In Re SmileClubDirect Securities Litigation,  No. M2021-00469-COA-R3-CV (Tenn. Ct. App. Mar. 18, 2022). In this action alleging violations of a federal securities law due to purported misrepresentations and omissions in an initial public stock offering, the plaintiffs sought to certify a class consisting of all persons who purchased common stock during the initial public offering. The trial court certified the class, determining that the requirements of Tennessee Rule of Civil Procedure 23 had been satisfied. The defendants have appealed. Although we dismiss the plaintiffs’ claims under section 12 of the Securities Act of 1933, codified at 15 U.S.C. § 77l, due to lack of standing, we otherwise affirm the trial court’s certification of the proposed class.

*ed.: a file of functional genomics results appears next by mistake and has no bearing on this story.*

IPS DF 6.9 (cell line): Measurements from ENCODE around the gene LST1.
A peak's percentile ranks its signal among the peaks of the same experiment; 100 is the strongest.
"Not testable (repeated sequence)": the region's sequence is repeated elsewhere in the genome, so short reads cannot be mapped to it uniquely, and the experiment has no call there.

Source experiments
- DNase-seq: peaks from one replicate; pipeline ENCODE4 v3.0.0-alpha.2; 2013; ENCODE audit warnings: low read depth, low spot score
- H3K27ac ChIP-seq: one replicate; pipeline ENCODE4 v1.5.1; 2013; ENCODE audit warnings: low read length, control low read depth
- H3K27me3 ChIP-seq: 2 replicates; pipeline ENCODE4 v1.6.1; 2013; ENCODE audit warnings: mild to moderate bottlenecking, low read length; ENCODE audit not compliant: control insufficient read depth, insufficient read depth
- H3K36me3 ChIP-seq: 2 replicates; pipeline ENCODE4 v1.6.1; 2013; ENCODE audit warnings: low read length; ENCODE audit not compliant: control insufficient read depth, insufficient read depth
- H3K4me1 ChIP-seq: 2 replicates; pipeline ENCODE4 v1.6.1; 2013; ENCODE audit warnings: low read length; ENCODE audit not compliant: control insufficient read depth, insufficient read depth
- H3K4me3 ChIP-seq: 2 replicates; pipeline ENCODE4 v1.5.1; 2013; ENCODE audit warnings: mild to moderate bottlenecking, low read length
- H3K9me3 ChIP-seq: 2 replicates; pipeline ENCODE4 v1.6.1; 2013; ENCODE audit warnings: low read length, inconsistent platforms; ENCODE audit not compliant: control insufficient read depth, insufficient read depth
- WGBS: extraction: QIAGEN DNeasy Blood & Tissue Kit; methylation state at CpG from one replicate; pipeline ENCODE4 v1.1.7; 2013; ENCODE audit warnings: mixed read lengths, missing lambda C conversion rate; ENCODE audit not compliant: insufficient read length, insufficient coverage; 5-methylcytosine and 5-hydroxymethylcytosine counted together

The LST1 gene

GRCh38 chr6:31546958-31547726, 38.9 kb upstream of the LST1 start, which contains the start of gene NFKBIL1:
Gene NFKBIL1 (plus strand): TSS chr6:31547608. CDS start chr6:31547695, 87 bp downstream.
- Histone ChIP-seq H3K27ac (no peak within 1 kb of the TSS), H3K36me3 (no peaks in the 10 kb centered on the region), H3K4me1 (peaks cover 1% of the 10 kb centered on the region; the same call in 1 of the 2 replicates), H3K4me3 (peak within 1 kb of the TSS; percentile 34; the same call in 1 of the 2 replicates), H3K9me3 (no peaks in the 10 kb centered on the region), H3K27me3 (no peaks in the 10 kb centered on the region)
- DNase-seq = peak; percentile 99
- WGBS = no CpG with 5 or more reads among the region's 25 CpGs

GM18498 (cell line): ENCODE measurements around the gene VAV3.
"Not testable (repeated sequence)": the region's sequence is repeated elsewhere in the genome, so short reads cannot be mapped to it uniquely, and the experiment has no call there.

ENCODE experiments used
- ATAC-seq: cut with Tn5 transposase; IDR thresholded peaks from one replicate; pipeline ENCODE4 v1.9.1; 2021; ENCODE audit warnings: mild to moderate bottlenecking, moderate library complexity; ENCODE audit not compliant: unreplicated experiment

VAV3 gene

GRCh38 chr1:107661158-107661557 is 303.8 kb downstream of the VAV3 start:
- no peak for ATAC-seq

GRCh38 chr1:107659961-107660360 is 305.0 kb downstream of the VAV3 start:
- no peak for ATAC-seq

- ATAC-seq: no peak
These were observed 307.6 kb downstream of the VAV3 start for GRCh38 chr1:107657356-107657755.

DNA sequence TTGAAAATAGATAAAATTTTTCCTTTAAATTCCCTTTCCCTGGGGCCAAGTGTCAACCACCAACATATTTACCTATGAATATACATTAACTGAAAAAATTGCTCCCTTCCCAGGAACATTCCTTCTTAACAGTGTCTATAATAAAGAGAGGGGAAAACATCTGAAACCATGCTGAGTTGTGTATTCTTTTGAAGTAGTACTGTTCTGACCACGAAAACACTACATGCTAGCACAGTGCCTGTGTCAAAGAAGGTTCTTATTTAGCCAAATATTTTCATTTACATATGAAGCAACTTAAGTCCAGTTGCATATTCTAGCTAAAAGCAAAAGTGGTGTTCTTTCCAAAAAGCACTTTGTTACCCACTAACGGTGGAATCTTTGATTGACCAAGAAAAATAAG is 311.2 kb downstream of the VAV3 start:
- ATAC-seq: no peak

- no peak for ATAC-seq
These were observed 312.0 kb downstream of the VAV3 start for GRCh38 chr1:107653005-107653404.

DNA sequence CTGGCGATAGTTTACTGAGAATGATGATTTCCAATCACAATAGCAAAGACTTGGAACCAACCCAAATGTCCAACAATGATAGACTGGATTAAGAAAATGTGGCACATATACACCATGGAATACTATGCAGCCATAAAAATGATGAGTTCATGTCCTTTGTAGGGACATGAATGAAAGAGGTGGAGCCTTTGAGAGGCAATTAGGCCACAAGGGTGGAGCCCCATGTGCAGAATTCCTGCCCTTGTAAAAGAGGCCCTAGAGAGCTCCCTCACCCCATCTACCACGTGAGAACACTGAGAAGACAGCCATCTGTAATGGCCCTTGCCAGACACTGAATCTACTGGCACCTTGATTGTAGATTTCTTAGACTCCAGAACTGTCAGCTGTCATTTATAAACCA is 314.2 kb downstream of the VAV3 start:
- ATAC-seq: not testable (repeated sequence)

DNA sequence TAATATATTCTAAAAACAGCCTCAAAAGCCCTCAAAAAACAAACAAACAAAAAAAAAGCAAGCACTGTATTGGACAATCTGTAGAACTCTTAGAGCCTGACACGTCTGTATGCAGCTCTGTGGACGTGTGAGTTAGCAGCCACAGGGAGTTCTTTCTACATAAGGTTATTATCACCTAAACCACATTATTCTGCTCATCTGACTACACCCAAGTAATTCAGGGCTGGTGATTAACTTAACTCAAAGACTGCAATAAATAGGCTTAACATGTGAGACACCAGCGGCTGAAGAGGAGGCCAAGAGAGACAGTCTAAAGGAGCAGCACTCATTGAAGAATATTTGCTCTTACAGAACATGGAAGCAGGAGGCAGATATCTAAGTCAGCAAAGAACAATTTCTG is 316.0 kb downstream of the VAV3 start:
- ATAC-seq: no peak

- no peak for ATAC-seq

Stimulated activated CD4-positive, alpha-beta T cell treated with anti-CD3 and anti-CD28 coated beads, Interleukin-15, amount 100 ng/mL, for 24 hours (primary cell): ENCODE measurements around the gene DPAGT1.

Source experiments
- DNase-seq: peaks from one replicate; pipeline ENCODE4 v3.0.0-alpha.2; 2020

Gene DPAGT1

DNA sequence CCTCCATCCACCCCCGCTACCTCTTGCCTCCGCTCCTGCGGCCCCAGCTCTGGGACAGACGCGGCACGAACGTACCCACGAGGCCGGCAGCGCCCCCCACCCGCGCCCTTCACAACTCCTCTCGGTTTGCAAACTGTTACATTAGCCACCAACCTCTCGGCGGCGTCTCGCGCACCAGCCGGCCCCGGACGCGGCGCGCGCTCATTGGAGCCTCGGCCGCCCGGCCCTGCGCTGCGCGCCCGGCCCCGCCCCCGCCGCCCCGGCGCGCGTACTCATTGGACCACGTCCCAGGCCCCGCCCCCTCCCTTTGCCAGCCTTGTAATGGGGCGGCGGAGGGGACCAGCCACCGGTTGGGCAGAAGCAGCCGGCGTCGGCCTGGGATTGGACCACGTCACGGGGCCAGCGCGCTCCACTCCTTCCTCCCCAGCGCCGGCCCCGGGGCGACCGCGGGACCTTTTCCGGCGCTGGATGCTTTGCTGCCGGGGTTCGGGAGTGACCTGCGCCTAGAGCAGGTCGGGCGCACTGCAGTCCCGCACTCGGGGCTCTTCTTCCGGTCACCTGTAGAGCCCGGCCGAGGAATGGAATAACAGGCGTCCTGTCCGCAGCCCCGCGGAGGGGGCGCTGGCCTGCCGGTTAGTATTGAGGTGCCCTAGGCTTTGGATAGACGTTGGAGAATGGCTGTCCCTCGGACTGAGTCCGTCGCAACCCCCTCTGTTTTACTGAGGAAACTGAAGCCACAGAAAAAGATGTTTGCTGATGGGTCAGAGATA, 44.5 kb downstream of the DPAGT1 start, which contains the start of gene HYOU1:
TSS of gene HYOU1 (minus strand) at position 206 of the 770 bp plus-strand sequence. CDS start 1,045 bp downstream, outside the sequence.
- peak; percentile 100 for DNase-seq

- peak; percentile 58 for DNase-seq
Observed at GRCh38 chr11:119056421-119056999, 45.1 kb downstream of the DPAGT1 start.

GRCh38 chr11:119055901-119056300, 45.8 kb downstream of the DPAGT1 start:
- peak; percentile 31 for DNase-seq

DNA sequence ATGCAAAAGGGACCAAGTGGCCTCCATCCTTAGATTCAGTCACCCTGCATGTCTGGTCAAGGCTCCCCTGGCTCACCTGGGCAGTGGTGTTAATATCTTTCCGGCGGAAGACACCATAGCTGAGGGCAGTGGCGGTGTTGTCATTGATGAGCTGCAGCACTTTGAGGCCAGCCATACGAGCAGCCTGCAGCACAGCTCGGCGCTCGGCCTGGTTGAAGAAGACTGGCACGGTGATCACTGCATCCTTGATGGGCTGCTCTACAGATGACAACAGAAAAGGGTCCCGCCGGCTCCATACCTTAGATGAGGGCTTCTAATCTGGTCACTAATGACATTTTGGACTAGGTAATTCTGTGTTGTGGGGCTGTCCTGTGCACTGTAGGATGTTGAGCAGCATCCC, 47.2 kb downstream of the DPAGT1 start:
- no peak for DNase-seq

Halliburton v. Tennessee Board of Parole, No. M2020-01657-COA-R3-CV (Tenn. Ct. App. Mar. 17, 2022).  This appeal concerns the Open Courts Clause of the Tennessee Constitution. Michael Halliburton (“Halliburton”), an inmate, filed a petition for common law writ of certiorari in the Chancery Court for Davidson County (“the Trial Court”) against the Tennessee Board of Parole (“the Board”) seeking judicial review of his March 10, 2020 parole proceedings before the Board. The Trial Court dismissed Halliburton’s petition. In so doing, the Trial Court relied on Tenn. Code Ann. § 41-21-812, which provides that “on notice of assessment of any fees, taxes, costs and expenses under this part, a clerk of a court may not accept for filing another claim by the same inmate until prior fees, taxes, costs and other expenses are paid in full.” This Court af- firmed, holding in part that Halliburton waived his issue of whether Tenn. Code Ann. § 41-21 -812 violates the Open Courts Clause in Article I, Section 17 of the Tennessee Constitution. However, the Tennessee Supreme Court found that Halliburton sufficiently raised the issue in his answer to the Board’s motion to dismiss. Our Supreme Court granted Halliburton’s applica- tion for permission to appeal, and remanded for this Court to consider his Open Courts issue. We hold, inter alia, that Tenn. Code Ann. § 41-21-812 places a constitutionally permissible limitation on the right of inmates to file civil actions. The statute does not permanently bar inmates from seeking redress; it simply requires they pay outstanding fees first. Therefore, we hold that Tenn. Code Ann. § 41-21-812 does not violate the Open Courts Clause. We affirm. [Footnote omitted.]